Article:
Not surprisingly, some in the profession may have felt a little miffed that the critique didn’t acknowledge that good work is being done.
Thanks to Dr Simon Bell, a pharmacist with connections to the University of Kuopio in Finland and the University of Sydney, for providing this report of a recent project in Sydney aiming to improve quality of medicine use for people with mental illness.
“Medicines are among the most common treatments for mental illness. However, people with mental illness often report their dissatisfaction with information about medicines. In addition to providing benefit, many of the medicines used to treatment mental illness can cause adverse drug reactions.
In an initiative conducted by researchers from The University of Sydney, trained pharmacists conducted interviews (30–45 minutes each) with clients of community mental health teams.
The purpose of the pharmacists’ interviews was to identify actual and potential problems that clients may be experiencing with their medicines.
The pharmacists then participated in team discussions with members of the community mental health teams and made recommendations about possible strategies to optimise medicines use.
The initiative was evaluated by a 4-member expert panel comprising a psychiatrist, general practitioner, specialist psychiatric pharmacist and a medicines review pharmacist.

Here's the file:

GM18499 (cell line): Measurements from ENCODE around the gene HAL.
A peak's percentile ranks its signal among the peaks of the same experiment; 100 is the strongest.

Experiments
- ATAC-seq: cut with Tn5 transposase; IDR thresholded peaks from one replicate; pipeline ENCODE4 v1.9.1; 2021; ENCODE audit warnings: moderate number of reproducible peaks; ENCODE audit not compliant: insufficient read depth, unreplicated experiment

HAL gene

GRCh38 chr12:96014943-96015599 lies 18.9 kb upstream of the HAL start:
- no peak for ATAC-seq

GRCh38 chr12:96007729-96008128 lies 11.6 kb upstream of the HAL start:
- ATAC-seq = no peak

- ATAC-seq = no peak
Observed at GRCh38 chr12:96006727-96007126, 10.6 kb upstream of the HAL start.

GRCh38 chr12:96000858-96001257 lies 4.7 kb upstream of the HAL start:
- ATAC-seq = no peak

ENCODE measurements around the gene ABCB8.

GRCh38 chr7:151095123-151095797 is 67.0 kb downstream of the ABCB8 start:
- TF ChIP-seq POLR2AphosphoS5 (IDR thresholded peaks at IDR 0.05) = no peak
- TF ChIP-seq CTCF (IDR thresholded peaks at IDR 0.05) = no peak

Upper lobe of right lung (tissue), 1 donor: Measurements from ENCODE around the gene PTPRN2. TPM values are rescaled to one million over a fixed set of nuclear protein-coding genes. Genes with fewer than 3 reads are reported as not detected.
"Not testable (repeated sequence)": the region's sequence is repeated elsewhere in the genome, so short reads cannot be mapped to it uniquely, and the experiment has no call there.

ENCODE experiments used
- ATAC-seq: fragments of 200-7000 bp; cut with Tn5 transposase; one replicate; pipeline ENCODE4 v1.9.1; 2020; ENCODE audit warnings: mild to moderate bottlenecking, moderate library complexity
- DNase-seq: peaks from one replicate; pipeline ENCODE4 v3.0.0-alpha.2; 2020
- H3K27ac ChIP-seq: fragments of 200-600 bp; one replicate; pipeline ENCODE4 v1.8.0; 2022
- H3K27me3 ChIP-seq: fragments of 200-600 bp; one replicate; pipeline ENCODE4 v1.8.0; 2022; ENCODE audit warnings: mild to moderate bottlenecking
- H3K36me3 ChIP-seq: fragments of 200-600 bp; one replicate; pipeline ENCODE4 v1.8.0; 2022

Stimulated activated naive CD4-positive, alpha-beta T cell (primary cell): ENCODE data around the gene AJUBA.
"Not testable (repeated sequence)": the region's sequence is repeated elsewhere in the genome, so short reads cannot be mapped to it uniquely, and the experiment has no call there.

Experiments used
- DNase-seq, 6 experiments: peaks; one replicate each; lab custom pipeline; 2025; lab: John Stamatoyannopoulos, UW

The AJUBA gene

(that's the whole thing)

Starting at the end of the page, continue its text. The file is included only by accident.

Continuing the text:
Overall the panel believed that participation of the pharmacist had a positive clinical impact for 77% of clients who received the service. The model was also well received by the community mental health team staff (reference available here, pay to see article).
The initiative demonstrated a model whereby appropriately trained pharmacists can contribute to improving the use of medicines.”
It seems to Croakey, however, that this study raises at least as many questions as it answers:
• If the treatment of mental illness could be improved by community mental health teams working more closely with pharmacists, then how widely is this happening?
• If it’s not widespread (as I suspect), then why not? What are the barriers, and how might current models of practice need to be changed to enable such collaboration?
• Is there anything that individual patients and their families, carers and clinicians can do to obtain this type of service?
If Croakey readers have any constructive thoughts on these issues, please let me know. I’m happy to put up more posts on this issue.